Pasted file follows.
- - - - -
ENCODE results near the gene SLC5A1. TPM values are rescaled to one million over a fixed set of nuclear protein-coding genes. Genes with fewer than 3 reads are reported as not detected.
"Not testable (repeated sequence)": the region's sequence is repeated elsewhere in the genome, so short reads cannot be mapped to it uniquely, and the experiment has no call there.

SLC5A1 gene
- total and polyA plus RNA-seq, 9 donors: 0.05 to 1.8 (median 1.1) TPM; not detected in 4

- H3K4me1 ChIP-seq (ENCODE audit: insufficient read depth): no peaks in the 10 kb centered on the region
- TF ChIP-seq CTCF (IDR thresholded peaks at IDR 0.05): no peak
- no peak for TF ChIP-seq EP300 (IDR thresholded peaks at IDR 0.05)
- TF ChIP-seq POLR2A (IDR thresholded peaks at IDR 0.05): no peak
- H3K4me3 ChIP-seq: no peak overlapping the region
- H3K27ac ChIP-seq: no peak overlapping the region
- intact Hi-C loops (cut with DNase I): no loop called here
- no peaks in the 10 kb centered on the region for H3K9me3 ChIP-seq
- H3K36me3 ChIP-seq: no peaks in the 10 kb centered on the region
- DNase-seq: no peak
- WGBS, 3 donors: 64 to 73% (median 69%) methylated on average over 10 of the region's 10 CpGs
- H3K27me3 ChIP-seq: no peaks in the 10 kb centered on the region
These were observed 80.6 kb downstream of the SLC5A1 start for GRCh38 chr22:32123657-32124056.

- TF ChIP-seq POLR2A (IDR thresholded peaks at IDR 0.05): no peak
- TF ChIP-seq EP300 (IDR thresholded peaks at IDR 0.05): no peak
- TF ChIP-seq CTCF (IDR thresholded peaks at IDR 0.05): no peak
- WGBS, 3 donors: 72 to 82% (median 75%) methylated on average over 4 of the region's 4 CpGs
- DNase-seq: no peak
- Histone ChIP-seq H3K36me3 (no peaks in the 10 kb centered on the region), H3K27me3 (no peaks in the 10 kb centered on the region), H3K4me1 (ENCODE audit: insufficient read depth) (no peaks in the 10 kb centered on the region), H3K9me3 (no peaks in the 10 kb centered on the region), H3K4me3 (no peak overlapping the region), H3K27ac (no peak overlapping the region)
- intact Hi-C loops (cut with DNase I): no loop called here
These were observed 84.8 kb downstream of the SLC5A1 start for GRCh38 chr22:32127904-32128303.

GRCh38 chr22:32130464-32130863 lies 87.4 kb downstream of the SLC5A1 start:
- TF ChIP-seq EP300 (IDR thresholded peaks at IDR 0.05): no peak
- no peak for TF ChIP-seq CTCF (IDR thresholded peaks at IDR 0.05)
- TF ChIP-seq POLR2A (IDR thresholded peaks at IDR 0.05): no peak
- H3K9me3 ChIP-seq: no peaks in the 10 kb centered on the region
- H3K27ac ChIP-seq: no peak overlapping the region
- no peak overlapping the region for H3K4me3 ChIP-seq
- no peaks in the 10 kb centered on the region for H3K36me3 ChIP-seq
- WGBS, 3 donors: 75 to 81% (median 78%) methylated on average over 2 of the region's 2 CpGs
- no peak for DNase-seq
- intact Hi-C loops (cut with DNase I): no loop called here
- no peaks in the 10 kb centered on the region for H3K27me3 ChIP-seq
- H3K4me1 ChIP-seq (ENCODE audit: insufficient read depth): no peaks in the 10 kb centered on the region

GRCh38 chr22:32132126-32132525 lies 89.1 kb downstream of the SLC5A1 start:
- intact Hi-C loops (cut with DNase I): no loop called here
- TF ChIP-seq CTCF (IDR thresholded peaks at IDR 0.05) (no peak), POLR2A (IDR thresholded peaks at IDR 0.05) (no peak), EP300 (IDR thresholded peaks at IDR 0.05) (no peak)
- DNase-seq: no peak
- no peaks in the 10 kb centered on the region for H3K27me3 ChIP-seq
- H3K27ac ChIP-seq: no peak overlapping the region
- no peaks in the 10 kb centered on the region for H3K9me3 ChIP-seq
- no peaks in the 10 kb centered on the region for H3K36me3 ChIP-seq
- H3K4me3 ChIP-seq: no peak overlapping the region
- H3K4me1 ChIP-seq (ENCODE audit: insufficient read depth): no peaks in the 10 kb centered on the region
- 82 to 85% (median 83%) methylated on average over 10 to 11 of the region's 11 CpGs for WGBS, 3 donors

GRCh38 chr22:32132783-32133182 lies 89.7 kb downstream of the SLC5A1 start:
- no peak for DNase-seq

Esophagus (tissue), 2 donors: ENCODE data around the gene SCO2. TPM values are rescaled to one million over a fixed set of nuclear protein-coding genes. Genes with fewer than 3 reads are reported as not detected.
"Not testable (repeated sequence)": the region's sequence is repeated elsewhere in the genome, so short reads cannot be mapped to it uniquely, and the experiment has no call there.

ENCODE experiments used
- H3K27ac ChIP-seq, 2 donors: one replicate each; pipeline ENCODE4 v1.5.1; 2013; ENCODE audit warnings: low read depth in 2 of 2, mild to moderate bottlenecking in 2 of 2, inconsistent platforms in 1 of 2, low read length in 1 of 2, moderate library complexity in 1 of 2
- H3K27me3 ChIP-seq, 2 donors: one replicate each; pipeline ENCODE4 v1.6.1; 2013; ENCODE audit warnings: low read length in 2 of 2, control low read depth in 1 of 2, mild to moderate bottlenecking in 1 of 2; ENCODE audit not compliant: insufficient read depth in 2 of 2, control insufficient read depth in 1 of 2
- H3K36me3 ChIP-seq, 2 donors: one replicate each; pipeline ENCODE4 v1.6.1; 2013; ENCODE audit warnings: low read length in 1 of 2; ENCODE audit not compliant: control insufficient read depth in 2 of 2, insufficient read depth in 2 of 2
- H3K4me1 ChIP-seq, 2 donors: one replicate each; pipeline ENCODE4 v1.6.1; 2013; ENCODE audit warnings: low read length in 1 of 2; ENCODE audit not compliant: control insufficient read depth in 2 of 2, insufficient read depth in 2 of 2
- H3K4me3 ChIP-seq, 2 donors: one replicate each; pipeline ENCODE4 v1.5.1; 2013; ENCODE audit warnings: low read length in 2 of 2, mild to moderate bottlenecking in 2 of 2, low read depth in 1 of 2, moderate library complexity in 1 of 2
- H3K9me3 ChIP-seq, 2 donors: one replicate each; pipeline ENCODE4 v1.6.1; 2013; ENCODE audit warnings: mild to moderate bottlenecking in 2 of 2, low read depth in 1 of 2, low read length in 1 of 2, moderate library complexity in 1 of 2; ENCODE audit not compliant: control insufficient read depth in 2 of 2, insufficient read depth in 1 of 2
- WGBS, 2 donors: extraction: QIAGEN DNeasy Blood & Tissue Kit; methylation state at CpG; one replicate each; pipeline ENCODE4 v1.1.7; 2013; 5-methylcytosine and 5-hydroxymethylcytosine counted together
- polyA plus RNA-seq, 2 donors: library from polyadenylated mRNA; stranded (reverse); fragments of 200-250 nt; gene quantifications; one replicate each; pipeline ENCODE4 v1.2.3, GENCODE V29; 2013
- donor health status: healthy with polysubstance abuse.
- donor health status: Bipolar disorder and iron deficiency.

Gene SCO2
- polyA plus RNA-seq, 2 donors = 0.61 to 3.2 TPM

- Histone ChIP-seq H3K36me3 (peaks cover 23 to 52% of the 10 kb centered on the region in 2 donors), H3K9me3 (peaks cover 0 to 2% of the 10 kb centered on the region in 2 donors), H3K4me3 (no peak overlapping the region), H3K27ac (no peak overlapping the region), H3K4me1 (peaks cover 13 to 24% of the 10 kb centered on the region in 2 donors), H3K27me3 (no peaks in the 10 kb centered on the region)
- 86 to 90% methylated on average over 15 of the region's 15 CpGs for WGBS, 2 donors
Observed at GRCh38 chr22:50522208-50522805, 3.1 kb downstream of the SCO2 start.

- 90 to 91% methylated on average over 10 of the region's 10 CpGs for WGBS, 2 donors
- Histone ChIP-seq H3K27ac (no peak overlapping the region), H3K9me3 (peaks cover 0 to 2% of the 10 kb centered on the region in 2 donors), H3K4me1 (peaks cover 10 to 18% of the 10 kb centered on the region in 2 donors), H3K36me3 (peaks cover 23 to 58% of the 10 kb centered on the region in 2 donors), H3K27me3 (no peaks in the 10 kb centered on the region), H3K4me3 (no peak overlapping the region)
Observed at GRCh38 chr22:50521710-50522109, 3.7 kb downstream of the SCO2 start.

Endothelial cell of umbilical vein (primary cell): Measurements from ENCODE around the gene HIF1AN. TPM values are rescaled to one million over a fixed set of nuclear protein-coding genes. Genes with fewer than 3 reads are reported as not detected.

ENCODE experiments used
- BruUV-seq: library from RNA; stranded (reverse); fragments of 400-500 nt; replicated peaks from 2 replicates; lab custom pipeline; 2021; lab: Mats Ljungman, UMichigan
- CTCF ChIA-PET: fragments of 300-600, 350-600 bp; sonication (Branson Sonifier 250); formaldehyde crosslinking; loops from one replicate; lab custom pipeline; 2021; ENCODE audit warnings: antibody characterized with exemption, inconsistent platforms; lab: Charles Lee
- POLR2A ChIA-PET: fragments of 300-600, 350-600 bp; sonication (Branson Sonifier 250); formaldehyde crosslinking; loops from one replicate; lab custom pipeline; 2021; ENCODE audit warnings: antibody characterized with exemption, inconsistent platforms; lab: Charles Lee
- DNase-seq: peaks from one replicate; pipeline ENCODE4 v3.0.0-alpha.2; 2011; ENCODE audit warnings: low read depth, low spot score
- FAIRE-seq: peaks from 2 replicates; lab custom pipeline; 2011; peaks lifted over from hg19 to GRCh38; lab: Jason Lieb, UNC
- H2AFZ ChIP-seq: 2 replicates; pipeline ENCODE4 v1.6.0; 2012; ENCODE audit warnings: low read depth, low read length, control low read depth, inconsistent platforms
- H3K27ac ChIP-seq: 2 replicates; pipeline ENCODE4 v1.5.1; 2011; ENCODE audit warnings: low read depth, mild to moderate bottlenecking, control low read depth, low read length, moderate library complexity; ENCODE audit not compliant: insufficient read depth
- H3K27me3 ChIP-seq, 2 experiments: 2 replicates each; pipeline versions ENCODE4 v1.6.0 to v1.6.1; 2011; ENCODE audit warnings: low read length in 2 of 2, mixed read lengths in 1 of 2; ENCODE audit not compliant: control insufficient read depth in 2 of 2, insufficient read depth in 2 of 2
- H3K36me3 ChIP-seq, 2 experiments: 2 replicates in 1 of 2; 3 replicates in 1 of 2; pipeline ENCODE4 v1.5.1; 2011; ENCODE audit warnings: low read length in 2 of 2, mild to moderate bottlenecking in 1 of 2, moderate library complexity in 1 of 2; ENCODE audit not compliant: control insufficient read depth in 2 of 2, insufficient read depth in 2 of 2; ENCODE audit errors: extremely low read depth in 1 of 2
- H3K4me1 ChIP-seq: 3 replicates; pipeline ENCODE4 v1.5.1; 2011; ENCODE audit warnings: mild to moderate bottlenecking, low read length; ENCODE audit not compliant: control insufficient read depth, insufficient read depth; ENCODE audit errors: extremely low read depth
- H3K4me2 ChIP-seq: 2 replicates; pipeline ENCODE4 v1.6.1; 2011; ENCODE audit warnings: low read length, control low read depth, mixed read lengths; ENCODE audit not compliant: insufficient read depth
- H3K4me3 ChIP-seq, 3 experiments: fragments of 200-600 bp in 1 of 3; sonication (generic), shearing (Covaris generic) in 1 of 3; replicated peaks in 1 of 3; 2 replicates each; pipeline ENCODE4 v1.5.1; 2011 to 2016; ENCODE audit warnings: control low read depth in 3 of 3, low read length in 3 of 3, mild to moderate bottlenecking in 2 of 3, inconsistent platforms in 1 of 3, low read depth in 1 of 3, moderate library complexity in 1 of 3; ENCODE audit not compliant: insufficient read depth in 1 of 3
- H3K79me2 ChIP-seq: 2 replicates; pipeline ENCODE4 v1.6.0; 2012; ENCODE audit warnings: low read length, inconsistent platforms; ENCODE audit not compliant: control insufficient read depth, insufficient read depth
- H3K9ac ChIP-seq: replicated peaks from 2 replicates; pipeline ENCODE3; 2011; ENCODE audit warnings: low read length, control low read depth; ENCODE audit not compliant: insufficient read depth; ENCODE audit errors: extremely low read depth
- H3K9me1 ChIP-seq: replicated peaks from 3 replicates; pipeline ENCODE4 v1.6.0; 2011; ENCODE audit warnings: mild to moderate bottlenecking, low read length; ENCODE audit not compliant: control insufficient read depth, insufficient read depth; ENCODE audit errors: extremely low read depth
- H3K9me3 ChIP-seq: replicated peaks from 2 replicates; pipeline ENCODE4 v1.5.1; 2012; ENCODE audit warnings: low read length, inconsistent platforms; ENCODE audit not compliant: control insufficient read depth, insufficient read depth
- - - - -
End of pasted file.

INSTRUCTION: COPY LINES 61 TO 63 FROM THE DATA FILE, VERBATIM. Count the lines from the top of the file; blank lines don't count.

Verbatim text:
- WGBS, 2 donors: extraction: QIAGEN DNeasy Blood & Tissue Kit; methylation state at CpG; one replicate each; pipeline ENCODE4 v1.1.7; 2013; 5-methylcytosine and 5-hydroxymethylcytosine counted together
- polyA plus RNA-seq, 2 donors: library from polyadenylated mRNA; stranded (reverse); fragments of 200-250 nt; gene quantifications; one replicate each; pipeline ENCODE4 v1.2.3, GENCODE V29; 2013
- donor health status: healthy with polysubstance abuse.